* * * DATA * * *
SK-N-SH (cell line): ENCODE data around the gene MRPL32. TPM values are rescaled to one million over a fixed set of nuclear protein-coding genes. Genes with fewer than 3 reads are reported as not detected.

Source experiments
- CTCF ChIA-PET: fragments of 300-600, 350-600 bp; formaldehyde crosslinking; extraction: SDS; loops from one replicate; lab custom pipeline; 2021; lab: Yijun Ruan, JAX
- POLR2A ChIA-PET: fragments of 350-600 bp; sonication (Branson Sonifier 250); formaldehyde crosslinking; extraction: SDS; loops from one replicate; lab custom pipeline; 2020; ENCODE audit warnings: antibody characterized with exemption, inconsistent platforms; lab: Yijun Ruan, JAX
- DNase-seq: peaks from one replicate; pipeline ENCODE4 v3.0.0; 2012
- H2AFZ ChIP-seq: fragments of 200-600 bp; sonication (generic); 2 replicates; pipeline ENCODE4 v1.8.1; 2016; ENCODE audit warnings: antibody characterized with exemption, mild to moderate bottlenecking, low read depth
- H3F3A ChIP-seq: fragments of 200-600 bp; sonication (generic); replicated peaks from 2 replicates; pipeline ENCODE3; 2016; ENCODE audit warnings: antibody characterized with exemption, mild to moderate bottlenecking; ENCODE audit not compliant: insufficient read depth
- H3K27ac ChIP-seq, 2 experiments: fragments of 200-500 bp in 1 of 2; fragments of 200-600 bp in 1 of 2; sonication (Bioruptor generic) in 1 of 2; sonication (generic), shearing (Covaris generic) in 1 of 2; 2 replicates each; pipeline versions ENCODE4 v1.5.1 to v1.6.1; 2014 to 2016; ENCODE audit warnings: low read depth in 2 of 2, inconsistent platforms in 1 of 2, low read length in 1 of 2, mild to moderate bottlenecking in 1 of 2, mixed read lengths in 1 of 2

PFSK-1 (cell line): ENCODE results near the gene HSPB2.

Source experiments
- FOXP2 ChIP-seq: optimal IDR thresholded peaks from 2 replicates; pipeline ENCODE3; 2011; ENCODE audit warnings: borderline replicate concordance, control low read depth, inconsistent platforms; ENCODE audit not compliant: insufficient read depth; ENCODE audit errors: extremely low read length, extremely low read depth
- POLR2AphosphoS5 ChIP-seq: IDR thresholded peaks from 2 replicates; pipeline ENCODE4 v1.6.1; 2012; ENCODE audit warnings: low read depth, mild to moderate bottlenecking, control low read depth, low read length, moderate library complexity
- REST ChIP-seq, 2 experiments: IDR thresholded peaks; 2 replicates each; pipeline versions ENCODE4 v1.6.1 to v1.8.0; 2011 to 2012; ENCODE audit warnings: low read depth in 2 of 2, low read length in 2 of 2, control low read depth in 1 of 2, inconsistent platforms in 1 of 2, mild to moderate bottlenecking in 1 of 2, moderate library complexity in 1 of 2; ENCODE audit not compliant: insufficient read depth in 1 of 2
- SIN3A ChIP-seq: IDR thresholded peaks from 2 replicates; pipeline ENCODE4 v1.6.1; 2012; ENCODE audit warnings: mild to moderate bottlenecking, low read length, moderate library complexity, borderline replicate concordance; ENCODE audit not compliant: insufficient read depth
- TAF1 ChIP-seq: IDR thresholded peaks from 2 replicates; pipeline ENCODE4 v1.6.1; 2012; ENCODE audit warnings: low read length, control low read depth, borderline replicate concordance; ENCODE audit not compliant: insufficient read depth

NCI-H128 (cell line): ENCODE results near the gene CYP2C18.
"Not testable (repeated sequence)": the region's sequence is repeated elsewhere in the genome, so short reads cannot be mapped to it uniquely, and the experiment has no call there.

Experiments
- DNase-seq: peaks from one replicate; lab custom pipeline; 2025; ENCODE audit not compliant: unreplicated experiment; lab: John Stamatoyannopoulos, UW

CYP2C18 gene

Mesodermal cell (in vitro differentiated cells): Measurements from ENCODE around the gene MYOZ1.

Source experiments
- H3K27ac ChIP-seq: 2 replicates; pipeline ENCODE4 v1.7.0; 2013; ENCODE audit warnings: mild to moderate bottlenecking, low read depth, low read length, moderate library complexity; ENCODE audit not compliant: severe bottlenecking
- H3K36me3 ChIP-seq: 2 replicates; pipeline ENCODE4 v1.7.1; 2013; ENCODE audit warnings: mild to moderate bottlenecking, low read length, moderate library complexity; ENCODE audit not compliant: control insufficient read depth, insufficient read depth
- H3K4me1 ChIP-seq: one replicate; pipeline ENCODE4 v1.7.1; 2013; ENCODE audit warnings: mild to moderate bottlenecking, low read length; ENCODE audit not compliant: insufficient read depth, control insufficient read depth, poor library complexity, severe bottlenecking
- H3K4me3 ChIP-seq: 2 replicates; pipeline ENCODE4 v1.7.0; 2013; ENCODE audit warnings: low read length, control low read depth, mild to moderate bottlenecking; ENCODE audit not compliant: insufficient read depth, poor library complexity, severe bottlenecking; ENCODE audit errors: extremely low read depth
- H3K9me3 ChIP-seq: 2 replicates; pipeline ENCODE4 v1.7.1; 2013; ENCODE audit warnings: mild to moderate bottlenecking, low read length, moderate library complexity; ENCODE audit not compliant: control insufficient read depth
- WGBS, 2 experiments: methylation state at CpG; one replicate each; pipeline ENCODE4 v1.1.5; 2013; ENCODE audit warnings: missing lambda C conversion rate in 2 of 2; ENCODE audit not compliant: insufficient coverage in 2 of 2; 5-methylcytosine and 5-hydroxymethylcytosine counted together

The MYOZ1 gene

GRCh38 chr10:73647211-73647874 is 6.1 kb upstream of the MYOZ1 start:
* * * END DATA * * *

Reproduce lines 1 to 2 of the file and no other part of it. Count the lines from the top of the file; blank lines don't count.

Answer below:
SK-N-SH (cell line): ENCODE data around the gene MRPL32. TPM values are rescaled to one million over a fixed set of nuclear protein-coding genes. Genes with fewer than 3 reads are reported as not detected.

Source experiments